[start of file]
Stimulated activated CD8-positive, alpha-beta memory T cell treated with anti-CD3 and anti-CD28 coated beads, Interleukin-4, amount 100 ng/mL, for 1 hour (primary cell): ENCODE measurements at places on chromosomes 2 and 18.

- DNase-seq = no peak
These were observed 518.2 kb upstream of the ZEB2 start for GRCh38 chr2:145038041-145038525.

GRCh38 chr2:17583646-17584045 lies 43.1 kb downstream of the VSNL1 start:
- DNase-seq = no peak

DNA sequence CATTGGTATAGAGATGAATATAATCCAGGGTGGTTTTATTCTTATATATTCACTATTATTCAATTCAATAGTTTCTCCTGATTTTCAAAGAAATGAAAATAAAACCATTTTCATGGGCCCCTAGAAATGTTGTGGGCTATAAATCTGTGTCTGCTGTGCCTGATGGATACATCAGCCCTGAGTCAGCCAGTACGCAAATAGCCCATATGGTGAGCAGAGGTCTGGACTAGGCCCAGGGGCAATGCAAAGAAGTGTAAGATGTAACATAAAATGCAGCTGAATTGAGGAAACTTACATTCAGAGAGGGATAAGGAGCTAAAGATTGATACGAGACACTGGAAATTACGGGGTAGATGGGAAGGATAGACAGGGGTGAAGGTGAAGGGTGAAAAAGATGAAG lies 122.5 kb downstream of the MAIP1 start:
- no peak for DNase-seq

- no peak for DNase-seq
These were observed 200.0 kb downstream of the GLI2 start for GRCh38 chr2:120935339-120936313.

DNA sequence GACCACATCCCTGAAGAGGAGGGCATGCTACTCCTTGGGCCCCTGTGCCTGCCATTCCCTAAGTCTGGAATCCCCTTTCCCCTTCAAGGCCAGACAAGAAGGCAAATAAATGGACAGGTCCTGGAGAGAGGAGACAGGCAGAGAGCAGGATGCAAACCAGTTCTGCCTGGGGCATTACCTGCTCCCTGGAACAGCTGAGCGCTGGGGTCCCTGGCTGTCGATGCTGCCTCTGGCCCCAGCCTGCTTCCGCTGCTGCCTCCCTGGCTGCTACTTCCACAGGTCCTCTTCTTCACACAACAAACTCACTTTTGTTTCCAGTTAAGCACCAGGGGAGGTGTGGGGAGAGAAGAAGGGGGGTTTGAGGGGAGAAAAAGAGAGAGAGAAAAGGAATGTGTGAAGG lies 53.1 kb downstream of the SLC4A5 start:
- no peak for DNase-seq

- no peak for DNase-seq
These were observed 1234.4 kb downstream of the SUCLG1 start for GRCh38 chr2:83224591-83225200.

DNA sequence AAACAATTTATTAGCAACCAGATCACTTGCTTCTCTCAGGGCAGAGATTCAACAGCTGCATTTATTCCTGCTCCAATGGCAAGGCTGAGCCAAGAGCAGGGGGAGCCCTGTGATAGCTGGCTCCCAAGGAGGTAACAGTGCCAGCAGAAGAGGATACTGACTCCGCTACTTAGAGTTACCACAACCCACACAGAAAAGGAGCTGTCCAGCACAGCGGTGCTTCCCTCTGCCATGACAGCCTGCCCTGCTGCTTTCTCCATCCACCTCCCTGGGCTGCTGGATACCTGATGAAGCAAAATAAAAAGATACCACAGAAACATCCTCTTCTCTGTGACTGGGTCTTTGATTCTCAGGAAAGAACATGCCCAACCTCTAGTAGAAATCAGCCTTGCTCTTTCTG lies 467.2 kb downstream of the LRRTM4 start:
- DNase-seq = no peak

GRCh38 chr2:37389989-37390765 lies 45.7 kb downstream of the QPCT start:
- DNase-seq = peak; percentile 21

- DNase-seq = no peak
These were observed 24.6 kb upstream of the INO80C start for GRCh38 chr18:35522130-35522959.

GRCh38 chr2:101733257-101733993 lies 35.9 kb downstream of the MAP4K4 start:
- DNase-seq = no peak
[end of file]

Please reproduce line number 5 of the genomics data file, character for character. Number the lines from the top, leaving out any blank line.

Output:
- DNase-seq = no peak